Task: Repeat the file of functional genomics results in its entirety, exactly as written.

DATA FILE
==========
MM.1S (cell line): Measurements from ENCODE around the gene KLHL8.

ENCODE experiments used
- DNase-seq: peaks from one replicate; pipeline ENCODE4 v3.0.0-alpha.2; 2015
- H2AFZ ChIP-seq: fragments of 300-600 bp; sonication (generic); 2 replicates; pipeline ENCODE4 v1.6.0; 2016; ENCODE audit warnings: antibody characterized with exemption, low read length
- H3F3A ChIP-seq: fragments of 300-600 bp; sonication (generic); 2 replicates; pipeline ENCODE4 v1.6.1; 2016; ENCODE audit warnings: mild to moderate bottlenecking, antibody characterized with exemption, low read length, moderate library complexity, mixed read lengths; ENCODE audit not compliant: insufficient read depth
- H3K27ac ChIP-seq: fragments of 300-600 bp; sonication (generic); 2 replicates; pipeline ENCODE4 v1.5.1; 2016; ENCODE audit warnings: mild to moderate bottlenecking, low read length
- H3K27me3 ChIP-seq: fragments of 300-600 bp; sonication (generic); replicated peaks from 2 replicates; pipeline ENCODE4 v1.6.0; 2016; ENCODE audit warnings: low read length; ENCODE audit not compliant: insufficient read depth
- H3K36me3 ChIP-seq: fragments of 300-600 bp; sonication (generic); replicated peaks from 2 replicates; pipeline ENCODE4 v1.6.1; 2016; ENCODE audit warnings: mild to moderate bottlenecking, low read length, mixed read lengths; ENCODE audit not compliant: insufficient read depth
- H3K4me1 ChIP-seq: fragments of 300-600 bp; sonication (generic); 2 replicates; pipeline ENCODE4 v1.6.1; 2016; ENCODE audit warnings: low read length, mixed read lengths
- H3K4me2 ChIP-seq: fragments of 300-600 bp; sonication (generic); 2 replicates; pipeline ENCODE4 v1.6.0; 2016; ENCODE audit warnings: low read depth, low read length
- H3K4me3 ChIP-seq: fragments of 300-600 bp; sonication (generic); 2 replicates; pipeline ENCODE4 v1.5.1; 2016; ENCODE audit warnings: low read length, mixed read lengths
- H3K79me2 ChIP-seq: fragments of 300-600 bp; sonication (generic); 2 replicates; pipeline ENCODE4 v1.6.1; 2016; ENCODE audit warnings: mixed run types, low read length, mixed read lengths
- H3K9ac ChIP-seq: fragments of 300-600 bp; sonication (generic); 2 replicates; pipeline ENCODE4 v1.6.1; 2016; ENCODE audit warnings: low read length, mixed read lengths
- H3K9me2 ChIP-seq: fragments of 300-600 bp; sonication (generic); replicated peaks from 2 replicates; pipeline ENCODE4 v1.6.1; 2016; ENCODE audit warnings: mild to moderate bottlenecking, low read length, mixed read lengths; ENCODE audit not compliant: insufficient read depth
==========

MM.1S (cell line): Measurements from ENCODE around the gene KLHL8.

ENCODE experiments used
- DNase-seq: peaks from one replicate; pipeline ENCODE4 v3.0.0-alpha.2; 2015
- H2AFZ ChIP-seq: fragments of 300-600 bp; sonication (generic); 2 replicates; pipeline ENCODE4 v1.6.0; 2016; ENCODE audit warnings: antibody characterized with exemption, low read length
- H3F3A ChIP-seq: fragments of 300-600 bp; sonication (generic); 2 replicates; pipeline ENCODE4 v1.6.1; 2016; ENCODE audit warnings: mild to moderate bottlenecking, antibody characterized with exemption, low read length, moderate library complexity, mixed read lengths; ENCODE audit not compliant: insufficient read depth
- H3K27ac ChIP-seq: fragments of 300-600 bp; sonication (generic); 2 replicates; pipeline ENCODE4 v1.5.1; 2016; ENCODE audit warnings: mild to moderate bottlenecking, low read length
- H3K27me3 ChIP-seq: fragments of 300-600 bp; sonication (generic); replicated peaks from 2 replicates; pipeline ENCODE4 v1.6.0; 2016; ENCODE audit warnings: low read length; ENCODE audit not compliant: insufficient read depth
- H3K36me3 ChIP-seq: fragments of 300-600 bp; sonication (generic); replicated peaks from 2 replicates; pipeline ENCODE4 v1.6.1; 2016; ENCODE audit warnings: mild to moderate bottlenecking, low read length, mixed read lengths; ENCODE audit not compliant: insufficient read depth
- H3K4me1 ChIP-seq: fragments of 300-600 bp; sonication (generic); 2 replicates; pipeline ENCODE4 v1.6.1; 2016; ENCODE audit warnings: low read length, mixed read lengths
- H3K4me2 ChIP-seq: fragments of 300-600 bp; sonication (generic); 2 replicates; pipeline ENCODE4 v1.6.0; 2016; ENCODE audit warnings: low read depth, low read length
- H3K4me3 ChIP-seq: fragments of 300-600 bp; sonication (generic); 2 replicates; pipeline ENCODE4 v1.5.1; 2016; ENCODE audit warnings: low read length, mixed read lengths
- H3K79me2 ChIP-seq: fragments of 300-600 bp; sonication (generic); 2 replicates; pipeline ENCODE4 v1.6.1; 2016; ENCODE audit warnings: mixed run types, low read length, mixed read lengths
- H3K9ac ChIP-seq: fragments of 300-600 bp; sonication (generic); 2 replicates; pipeline ENCODE4 v1.6.1; 2016; ENCODE audit warnings: low read length, mixed read lengths
- H3K9me2 ChIP-seq: fragments of 300-600 bp; sonication (generic); replicated peaks from 2 replicates; pipeline ENCODE4 v1.6.1; 2016; ENCODE audit warnings: mild to moderate bottlenecking, low read length, mixed read lengths; ENCODE audit not compliant: insufficient read depth